[Biblio-Techniques, 828 East 7th Avenue, Olympia, WA 98501 (206) 786-1111.]
CL Systems, Inc. reports that at the end of 1984 it was supporting 235 installed and accepted LIBS 100 systems of which 29 were multi-processor configurations. During the year 26 systems were sold and at the end of the year nine of these were awaiting installation or acceptance. Gross sales were in excess of $20 million and the company realized an after tax profit for the year. Local cataloging, circulation and interlibrary loan capabilities were in use at all sites. Use of the OCLC interface was the next most common feature (102 systems), and the reserve book room function was operational on 81 systems. The online patron access catalog was being used on 77 systems. Acquisitions was operational at 47 central sites and materials booking at 25. Fifteen systems utilized the Mini-MARC interface, and one the WLN interface. Eight systems used an interface to connect with external data bases such as those offered by Dialog and BRS, and one was using the cable TV interface. Fifteen of the systems were utilizing an interface to communicate with other CLSI systems. CLSI's micro processor support systems were being used at 92 installations.
The company reported that a total of 61 staff are assigned to software maintenance and development-in product development, systems support, systems analysis and product management.
[CL Systems, Inc., 1220 Washington Street, West Newton, MA 02165 (617) 965-6310.]
Data Phase reports that as of the end of 1984, it was supporting 66 installed and accepted ALIS systems, 11 of which are multi-processor installations. During 1984 two systems were sold, one of which was awaiting acceptance at the end of the year. The company's gross sales for the year were between $10 and $15 million. Local cataloging and circulation control were implemented on all systems, and the OCLC interface was available at all sites. The report generator was in use on 11 systems, acquisitions on four, patron access catalog on five, and materials booking on two systems. The MiniMARC interface was being used at two installations. The company has 40 staff committed to software maintenance and development.
[DataPhase, 9000 West 67th Street, 2nd Floor, Shawnee Mission, KS 66202 (913) 262-5100.]
Data Research Associates markets ATLAS, an integrated automated library system, and a standalone Library System for the Blind and Physically Handicapped (LBPH). DRA reports that at the end of 1964, 16 ATLAS systems and 13 LBPH systems were installed and accepted. Three of the ATLAS systems are configured around multiple processors. The sale of six ATLAS and four LBPH systems during 1984 resulted in gross sales of between $5 and $9 million, and an after tax profit for the company. Eight of the systems sold during 1984 were awaiting installation or acceptance at the end of the year. These were the only systems awaiting installation and acceptance. All ATLAS sites were using the local cataloging capability, and the circulation/interlibrary loan software was operational on 14 systems. The online patron access catalog was implemented at eleven sites, and newspaper indexing at five. Six installations were using the materials booking component, and three the COM catalog production routines. A union listing facility was in use at three sites. One site was using the acquisitions software. A cable TV interface was also available but not being used. Word processing, report generator and inter-system interfacing are part of the basic package, available at all ATLAS sites.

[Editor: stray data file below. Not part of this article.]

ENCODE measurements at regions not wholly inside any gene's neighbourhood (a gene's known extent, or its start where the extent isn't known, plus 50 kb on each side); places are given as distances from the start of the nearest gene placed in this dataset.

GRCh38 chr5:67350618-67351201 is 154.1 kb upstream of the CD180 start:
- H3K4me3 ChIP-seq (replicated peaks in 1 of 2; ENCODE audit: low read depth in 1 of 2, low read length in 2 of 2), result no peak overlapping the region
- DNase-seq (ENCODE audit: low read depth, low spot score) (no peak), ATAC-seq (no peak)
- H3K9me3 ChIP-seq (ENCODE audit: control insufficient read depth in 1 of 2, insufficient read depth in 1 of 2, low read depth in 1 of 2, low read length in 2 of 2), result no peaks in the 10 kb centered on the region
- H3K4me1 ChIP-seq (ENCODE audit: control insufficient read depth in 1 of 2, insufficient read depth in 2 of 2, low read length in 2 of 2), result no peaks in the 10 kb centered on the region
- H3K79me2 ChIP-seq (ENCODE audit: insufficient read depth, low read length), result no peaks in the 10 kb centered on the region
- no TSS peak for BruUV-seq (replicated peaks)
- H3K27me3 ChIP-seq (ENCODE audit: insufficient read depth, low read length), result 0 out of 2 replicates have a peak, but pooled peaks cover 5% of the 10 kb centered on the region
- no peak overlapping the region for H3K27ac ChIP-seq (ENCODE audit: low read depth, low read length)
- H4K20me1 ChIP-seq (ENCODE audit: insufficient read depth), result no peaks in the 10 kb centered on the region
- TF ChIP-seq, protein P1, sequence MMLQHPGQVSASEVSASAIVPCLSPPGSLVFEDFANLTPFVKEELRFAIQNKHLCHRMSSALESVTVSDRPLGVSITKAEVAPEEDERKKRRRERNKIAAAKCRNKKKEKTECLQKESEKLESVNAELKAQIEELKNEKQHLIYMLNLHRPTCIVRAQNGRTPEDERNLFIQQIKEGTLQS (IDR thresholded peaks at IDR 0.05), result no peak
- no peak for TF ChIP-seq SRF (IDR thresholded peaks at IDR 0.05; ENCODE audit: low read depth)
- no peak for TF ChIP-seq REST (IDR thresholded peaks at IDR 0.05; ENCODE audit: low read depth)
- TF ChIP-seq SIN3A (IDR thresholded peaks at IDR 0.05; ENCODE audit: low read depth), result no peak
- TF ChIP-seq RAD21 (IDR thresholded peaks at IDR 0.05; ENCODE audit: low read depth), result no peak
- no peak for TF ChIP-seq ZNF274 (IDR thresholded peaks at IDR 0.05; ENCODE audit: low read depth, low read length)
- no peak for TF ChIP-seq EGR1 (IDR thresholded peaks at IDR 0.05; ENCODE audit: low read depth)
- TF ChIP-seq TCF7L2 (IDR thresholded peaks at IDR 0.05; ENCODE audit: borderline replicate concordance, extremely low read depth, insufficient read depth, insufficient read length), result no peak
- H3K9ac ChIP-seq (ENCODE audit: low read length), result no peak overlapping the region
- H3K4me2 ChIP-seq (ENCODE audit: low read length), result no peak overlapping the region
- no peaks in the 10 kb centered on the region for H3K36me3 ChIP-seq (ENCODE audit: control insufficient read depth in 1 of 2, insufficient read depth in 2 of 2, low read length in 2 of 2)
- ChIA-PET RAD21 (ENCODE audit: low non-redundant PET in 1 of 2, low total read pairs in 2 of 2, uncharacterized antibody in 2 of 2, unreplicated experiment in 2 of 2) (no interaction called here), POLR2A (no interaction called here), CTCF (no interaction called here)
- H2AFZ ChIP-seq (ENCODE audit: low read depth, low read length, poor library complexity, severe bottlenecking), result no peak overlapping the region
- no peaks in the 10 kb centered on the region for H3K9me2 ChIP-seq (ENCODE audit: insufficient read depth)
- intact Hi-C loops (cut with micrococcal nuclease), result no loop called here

ATLAS handles bibliographic utility linkage through NETCAT, a vendor-supported cataloging facility which accesses OCLC and RLIN. Three sites were using this facility. Sixteen staff are committed to software maintenance and development.
[Data Research Associates, Inc., 9270 Olive Boulevard, St. Louis, MO 63132-3276 (314) 432-1100.]
Dynix reports that it was supporting 22 automated library system installations by the end of 1984 and, having sold 17 systems during the year, had eight systems awaiting installation or acceptance. Gross revenue from sales was between $1 and $4 million but the company did not realize an after tax profit for the year. All installed sites were using circulation, local cataloging and global authority control together with the report generator and word processing capabilities. The patron access catalog function was operational at ten sites. Five installations were using interfaces to connect with other Dynix systems. The company had a staff of 21 committed to software maintenance and development.
[Dynix, 1455 West 820 North, Provo, UT 84601 (801) 375-277O.]
Electric Memory Inc. reports that it was supporting four EMILS/3000 systems at the end of 1984, and one was awaiting installation or acceptance. The company made all of its five system sales during 1984, resulting in gross revenues of under $1 million and an after tax profit for the year. The circulation, online catalog, interlibrary loan, report generator and word processing modules have been implemented on all four operational systems. Six staff are working on software maintenance and development.
[Electric Memory Inc., 656 Munras Avenue, P.O. Box 1349, Monterey, CA 93942 (408) 646-9666.]